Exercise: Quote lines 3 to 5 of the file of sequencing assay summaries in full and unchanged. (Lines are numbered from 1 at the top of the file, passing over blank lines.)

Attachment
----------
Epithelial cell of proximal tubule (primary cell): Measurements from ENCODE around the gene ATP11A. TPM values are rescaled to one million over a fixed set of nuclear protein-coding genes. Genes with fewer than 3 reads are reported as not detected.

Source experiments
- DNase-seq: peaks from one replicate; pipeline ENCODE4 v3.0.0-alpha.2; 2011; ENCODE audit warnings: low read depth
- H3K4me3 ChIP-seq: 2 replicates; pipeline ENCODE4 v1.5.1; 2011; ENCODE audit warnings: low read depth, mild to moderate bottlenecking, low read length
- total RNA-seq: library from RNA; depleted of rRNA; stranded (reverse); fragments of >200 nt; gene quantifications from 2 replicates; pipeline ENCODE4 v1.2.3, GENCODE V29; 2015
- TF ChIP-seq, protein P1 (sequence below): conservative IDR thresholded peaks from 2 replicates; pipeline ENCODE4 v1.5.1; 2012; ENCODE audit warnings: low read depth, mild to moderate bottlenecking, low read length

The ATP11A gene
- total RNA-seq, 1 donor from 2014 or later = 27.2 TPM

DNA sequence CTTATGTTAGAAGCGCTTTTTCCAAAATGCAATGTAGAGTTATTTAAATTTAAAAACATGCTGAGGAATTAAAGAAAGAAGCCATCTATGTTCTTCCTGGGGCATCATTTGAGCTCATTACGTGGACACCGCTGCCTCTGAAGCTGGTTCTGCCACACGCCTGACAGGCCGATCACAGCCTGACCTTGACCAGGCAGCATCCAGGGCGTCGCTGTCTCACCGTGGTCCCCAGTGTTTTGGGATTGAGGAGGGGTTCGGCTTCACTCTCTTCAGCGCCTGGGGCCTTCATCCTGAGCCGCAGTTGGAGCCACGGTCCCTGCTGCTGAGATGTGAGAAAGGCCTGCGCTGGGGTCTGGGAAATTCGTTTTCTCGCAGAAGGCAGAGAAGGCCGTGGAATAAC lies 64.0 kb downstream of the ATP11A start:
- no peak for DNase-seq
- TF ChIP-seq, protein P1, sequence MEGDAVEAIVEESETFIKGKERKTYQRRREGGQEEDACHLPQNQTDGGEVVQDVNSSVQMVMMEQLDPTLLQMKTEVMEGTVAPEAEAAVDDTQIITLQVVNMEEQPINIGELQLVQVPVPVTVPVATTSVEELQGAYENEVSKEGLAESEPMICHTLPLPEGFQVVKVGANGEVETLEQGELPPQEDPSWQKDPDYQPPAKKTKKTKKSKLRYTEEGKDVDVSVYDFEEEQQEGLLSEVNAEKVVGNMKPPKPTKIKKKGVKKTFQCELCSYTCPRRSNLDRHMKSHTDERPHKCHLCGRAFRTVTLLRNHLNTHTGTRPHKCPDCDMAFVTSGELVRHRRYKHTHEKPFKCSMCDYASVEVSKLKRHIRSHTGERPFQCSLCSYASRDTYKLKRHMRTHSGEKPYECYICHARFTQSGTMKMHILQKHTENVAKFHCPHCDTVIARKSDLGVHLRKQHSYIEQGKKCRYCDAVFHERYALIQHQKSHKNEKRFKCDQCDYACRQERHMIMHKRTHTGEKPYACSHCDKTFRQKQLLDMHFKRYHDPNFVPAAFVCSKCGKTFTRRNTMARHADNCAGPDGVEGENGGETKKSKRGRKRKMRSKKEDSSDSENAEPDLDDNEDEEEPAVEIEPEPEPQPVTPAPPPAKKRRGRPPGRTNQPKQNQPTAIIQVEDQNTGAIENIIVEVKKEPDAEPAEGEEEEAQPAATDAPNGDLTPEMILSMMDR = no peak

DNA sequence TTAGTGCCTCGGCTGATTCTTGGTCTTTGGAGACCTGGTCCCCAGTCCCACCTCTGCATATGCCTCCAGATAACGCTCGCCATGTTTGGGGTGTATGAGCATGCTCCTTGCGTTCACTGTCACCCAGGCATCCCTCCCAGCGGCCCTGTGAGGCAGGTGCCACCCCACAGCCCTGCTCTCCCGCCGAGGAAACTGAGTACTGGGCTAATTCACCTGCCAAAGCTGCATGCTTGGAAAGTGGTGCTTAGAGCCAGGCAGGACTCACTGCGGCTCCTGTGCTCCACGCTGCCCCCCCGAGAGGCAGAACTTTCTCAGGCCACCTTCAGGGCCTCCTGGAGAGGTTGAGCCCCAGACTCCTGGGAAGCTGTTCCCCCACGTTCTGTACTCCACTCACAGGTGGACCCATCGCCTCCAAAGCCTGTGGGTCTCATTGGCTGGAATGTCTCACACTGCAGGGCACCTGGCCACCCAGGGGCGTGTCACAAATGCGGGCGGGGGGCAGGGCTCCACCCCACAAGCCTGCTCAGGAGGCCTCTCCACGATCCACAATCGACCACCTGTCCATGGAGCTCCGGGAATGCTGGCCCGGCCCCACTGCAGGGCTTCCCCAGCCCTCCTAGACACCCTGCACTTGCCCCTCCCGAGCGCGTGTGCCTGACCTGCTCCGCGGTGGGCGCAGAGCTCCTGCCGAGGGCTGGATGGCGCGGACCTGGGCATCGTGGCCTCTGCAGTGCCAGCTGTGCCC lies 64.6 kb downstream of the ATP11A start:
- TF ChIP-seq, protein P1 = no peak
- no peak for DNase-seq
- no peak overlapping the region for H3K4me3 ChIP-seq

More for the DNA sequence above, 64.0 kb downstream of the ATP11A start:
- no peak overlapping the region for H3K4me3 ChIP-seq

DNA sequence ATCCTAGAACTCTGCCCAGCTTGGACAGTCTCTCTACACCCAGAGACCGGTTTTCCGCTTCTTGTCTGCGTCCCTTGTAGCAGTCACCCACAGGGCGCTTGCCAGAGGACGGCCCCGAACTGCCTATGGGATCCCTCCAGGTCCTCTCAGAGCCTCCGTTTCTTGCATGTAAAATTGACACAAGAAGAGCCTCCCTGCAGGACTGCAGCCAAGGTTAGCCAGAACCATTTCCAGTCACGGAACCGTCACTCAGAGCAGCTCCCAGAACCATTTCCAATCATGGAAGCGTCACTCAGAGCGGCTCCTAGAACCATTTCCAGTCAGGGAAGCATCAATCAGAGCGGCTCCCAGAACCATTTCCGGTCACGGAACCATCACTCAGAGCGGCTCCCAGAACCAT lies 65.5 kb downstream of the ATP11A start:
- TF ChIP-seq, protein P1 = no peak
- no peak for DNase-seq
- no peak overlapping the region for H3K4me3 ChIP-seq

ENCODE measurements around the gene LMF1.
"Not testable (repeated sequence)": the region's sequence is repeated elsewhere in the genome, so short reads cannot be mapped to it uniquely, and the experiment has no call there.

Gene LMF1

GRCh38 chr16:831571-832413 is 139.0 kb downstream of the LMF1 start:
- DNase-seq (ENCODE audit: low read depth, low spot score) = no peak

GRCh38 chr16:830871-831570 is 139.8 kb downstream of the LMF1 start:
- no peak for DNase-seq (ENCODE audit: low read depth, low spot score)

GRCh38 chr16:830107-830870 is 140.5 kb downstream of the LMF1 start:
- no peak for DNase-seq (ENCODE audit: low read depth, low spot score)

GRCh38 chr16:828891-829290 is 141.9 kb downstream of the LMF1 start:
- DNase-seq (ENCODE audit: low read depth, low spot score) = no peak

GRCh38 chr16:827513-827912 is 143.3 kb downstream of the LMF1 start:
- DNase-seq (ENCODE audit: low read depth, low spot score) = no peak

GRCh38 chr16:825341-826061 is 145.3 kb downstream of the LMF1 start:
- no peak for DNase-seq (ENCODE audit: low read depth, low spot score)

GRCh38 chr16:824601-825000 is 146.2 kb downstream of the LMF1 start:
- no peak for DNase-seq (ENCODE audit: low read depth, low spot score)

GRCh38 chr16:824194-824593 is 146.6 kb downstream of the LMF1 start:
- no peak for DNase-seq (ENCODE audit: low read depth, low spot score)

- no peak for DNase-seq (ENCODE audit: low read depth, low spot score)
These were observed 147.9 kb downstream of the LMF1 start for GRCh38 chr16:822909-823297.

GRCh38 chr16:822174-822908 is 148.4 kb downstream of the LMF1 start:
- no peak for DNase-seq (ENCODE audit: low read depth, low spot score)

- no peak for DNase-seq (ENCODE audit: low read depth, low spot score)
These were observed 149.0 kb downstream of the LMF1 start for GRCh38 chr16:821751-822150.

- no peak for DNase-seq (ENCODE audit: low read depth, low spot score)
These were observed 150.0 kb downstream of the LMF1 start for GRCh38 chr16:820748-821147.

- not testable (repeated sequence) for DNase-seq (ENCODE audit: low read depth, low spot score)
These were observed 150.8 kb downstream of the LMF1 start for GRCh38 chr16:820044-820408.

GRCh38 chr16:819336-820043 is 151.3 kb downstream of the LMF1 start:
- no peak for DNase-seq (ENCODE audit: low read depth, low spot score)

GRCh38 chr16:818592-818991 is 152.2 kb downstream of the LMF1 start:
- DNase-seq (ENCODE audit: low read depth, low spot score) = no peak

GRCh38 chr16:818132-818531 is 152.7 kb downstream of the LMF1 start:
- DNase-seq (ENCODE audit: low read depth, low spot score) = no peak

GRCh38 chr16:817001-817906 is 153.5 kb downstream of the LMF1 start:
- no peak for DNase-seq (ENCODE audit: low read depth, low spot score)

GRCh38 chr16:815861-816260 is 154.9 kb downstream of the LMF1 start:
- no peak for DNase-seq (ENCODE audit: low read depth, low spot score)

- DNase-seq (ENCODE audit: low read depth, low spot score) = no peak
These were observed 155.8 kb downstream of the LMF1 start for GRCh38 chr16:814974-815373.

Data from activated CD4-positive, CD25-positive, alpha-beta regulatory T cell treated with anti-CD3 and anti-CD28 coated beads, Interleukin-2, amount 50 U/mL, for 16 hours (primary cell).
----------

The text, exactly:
- DNase-seq: peaks from one replicate; pipeline ENCODE4 v3.0.0-alpha.2; 2011; ENCODE audit warnings: low read depth
- H3K4me3 ChIP-seq: 2 replicates; pipeline ENCODE4 v1.5.1; 2011; ENCODE audit warnings: low read depth, mild to moderate bottlenecking, low read length
- total RNA-seq: library from RNA; depleted of rRNA; stranded (reverse); fragments of >200 nt; gene quantifications from 2 replicates; pipeline ENCODE4 v1.2.3, GENCODE V29; 2015